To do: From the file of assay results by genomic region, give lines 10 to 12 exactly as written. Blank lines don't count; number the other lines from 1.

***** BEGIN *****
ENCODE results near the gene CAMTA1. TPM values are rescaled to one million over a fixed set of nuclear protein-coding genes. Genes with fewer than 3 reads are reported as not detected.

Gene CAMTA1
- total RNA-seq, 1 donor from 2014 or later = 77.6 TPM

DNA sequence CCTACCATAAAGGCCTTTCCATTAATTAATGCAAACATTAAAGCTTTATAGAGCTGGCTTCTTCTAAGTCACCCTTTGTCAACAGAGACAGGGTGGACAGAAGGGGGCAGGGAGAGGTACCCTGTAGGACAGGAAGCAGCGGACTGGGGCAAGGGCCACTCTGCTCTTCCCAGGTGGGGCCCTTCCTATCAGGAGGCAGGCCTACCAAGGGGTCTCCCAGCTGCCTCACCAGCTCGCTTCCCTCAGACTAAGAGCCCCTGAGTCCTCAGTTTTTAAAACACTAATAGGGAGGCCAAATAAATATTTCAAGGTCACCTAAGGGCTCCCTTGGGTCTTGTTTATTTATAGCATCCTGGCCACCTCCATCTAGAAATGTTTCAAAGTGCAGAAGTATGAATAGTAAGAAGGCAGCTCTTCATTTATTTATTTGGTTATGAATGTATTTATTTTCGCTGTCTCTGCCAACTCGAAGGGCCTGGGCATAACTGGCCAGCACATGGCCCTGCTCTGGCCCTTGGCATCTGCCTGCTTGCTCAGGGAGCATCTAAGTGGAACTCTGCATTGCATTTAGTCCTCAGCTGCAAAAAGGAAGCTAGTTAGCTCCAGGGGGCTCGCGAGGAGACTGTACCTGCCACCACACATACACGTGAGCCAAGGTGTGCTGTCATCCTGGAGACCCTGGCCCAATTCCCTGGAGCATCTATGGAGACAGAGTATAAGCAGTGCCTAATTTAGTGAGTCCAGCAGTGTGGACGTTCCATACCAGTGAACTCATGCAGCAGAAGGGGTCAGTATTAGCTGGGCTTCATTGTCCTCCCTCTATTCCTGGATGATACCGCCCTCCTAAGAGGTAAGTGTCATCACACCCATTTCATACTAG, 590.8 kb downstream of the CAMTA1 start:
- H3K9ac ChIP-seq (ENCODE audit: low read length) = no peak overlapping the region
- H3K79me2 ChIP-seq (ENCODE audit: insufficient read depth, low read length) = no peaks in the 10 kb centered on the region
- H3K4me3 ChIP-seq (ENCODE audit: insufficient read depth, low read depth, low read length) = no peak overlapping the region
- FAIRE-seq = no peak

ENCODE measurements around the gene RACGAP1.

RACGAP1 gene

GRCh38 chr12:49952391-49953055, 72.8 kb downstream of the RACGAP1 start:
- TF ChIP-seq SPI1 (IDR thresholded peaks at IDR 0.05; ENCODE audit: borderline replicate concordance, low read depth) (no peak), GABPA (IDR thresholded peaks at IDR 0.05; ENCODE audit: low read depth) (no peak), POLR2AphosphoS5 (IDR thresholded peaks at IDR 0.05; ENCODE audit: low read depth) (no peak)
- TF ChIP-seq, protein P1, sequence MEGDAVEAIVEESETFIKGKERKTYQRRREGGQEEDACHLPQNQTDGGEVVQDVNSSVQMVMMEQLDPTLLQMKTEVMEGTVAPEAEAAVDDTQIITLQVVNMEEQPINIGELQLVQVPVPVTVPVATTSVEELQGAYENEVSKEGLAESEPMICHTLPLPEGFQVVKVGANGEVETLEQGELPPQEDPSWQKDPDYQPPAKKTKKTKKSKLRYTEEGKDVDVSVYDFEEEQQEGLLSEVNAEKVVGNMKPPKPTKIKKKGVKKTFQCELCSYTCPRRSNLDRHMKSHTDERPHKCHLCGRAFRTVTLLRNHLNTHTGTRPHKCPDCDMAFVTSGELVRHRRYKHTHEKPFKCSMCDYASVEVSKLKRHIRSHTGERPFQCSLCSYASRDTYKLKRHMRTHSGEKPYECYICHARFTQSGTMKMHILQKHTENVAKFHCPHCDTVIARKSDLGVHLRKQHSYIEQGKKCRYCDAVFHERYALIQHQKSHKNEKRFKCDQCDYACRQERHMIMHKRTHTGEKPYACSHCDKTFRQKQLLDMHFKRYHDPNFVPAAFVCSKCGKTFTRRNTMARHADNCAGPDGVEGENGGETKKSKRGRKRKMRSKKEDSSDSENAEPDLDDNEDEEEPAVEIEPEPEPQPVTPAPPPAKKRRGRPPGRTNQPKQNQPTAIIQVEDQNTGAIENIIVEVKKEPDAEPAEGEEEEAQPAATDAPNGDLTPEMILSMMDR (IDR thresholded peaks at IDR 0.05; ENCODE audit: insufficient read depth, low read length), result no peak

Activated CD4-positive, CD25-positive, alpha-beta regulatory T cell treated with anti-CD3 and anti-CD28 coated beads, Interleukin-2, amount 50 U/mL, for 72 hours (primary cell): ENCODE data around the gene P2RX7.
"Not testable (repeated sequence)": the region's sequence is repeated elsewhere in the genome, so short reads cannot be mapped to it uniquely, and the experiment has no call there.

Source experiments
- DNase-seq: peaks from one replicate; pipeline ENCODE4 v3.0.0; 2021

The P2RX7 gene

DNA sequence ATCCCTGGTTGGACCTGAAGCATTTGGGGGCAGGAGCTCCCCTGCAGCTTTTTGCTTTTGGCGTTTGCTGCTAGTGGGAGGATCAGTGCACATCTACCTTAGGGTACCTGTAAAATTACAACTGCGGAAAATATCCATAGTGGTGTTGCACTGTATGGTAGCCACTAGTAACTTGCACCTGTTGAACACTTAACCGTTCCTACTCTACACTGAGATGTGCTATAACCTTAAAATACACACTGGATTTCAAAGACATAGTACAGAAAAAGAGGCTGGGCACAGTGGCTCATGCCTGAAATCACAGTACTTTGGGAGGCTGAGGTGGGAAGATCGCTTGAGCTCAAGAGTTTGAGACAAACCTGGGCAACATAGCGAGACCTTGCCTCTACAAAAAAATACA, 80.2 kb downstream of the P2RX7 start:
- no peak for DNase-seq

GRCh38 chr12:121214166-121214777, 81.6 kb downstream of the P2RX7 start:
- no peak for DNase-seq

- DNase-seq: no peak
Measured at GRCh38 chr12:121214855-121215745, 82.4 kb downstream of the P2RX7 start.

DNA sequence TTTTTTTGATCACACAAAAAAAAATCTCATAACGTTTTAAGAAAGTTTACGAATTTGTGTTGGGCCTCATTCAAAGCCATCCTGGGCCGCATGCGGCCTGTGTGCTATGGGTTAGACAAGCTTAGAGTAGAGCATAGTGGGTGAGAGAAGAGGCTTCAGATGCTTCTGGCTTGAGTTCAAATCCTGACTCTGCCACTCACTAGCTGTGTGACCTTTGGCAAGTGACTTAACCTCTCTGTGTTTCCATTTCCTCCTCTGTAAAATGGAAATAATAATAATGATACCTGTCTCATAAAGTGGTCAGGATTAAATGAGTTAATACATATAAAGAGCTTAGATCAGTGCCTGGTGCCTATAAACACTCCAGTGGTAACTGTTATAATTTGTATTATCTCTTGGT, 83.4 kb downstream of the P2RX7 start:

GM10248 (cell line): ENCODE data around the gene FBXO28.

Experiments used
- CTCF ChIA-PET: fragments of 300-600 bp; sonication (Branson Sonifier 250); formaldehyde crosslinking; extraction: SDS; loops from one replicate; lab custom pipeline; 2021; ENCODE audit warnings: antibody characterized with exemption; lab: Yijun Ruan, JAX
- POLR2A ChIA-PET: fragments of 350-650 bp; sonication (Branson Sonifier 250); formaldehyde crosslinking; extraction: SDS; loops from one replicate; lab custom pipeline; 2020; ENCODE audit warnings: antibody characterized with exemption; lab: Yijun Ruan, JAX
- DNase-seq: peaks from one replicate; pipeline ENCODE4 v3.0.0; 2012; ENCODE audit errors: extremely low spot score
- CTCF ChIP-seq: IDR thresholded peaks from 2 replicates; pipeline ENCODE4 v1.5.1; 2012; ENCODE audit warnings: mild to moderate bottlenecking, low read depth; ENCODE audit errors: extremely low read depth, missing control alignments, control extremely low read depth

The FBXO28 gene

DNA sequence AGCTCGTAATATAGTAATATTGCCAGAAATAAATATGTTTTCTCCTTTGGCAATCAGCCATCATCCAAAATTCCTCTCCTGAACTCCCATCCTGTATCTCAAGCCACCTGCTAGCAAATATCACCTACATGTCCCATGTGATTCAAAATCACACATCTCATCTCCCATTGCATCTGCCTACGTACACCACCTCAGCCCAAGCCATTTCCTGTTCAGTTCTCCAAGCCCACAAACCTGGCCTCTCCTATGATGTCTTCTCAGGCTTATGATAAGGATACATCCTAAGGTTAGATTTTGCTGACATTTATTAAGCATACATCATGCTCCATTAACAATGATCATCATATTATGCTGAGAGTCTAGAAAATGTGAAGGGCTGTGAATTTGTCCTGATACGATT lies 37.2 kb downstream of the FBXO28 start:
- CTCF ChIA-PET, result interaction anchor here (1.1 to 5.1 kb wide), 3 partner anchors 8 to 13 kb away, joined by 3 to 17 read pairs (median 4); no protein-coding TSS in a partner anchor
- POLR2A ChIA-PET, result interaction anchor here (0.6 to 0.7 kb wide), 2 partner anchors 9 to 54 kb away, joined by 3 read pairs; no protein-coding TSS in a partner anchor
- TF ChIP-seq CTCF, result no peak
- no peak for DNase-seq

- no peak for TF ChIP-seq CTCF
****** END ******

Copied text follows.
RACGAP1 gene

GRCh38 chr12:49952391-49953055, 72.8 kb downstream of the RACGAP1 start:
- TF ChIP-seq SPI1 (IDR thresholded peaks at IDR 0.05; ENCODE audit: borderline replicate concordance, low read depth) (no peak), GABPA (IDR thresholded peaks at IDR 0.05; ENCODE audit: low read depth) (no peak), POLR2AphosphoS5 (IDR thresholded peaks at IDR 0.05; ENCODE audit: low read depth) (no peak)